What Is NRTL and Why Does it Matter?

August 30, 2021

So, you’re browsing through catalogs of systems and machinery — perhaps industrial vacuums for manufacturing — and you stumble across the term “NRTL-certified.” You’ve probably seen it before. Perhaps you’ve even sought out NRTL-certified products for your business. But you may not know the full scope of the purpose behind this law-enforced certification, or even what “NRTL” stands for.

At Delfin, we specialize in industrial vacuums, dust collection systems and pneumatic conveyors that are built to meet the demands of both industry-related housekeeping and federal safety compliance measures. We’ve put together this post to help you better understand the Nationally Recognized Testing Laboratory (NRTL) program and why it’s so important to obtain certified machinery.

Delfin industrial vacuum DGVL75 with hopper - centralized vacuum system

How Businesses Obtain an NRTL Certification

The Occupational Safety and Health Administration (OSHA) has product standards that general industry businesses must meet to protect workers and consumers. How machines become “certified” in meeting these standards is by submitting the product to an OSHA-recognized NRTL that has the resources necessary for testing the product type; note that there are currently 39 product types that fall under these standards.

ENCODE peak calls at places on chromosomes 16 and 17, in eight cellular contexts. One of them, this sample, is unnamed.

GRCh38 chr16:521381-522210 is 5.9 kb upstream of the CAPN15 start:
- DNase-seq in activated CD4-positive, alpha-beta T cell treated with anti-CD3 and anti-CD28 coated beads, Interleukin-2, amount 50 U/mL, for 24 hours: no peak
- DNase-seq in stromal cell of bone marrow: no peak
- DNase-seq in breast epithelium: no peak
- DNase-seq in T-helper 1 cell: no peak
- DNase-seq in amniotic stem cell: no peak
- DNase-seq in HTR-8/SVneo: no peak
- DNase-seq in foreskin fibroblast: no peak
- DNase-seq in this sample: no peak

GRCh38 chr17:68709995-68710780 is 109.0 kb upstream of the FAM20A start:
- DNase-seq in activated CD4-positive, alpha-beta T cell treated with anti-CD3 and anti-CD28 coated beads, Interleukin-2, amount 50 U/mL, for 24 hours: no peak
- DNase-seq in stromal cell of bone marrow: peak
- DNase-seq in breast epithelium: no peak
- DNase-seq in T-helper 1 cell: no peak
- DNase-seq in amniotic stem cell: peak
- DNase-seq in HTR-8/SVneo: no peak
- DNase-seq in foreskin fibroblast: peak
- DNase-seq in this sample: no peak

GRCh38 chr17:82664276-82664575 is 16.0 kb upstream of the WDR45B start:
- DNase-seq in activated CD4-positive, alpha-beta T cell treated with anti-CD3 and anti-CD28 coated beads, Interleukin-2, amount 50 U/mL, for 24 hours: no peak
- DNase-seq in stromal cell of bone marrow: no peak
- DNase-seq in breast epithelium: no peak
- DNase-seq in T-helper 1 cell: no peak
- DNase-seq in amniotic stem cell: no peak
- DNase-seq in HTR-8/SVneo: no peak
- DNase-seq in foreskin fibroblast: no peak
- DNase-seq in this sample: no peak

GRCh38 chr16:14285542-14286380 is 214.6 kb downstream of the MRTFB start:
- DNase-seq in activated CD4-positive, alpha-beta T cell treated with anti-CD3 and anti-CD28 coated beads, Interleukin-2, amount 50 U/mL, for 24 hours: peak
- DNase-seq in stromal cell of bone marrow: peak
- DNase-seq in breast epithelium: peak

One of the more extensive categories under which products are held to the NRTL standard is electrical equipment. We’re talking about products like appliances, various electrostatic apparatuses, and, of course, industrial vacuums. Delfin, for example, has numerous electrical industrial vacuum models which have been put to the test and received NRTL certification

To get an electronic product certified, businesses with these products must reach out to official NRTLs directly, from whom the business will receive instruction for documentation and necessary samples the NRTL will use upon testing.